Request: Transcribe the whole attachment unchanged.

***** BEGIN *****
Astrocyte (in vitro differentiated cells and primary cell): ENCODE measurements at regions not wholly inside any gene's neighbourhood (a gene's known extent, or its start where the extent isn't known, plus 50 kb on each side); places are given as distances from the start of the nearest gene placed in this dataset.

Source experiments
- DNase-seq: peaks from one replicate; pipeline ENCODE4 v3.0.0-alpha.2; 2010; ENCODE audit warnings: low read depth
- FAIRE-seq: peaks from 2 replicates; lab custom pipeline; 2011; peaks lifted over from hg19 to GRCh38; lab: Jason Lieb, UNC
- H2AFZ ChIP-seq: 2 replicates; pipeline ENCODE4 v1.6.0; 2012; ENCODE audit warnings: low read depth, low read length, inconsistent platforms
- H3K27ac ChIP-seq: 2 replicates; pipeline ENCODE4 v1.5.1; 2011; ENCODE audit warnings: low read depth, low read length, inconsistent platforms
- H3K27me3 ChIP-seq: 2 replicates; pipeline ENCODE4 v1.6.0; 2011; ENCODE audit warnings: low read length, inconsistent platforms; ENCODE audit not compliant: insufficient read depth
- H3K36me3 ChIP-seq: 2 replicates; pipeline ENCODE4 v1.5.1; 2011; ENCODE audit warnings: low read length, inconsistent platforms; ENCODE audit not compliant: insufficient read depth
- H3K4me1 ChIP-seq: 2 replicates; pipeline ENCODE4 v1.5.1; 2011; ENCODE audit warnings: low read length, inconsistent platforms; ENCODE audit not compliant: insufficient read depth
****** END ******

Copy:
Astrocyte (in vitro differentiated cells and primary cell): ENCODE measurements at regions not wholly inside any gene's neighbourhood (a gene's known extent, or its start where the extent isn't known, plus 50 kb on each side); places are given as distances from the start of the nearest gene placed in this dataset.

Source experiments
- DNase-seq: peaks from one replicate; pipeline ENCODE4 v3.0.0-alpha.2; 2010; ENCODE audit warnings: low read depth
- FAIRE-seq: peaks from 2 replicates; lab custom pipeline; 2011; peaks lifted over from hg19 to GRCh38; lab: Jason Lieb, UNC
- H2AFZ ChIP-seq: 2 replicates; pipeline ENCODE4 v1.6.0; 2012; ENCODE audit warnings: low read depth, low read length, inconsistent platforms
- H3K27ac ChIP-seq: 2 replicates; pipeline ENCODE4 v1.5.1; 2011; ENCODE audit warnings: low read depth, low read length, inconsistent platforms
- H3K27me3 ChIP-seq: 2 replicates; pipeline ENCODE4 v1.6.0; 2011; ENCODE audit warnings: low read length, inconsistent platforms; ENCODE audit not compliant: insufficient read depth
- H3K36me3 ChIP-seq: 2 replicates; pipeline ENCODE4 v1.5.1; 2011; ENCODE audit warnings: low read length, inconsistent platforms; ENCODE audit not compliant: insufficient read depth
- H3K4me1 ChIP-seq: 2 replicates; pipeline ENCODE4 v1.5.1; 2011; ENCODE audit warnings: low read length, inconsistent platforms; ENCODE audit not compliant: insufficient read depth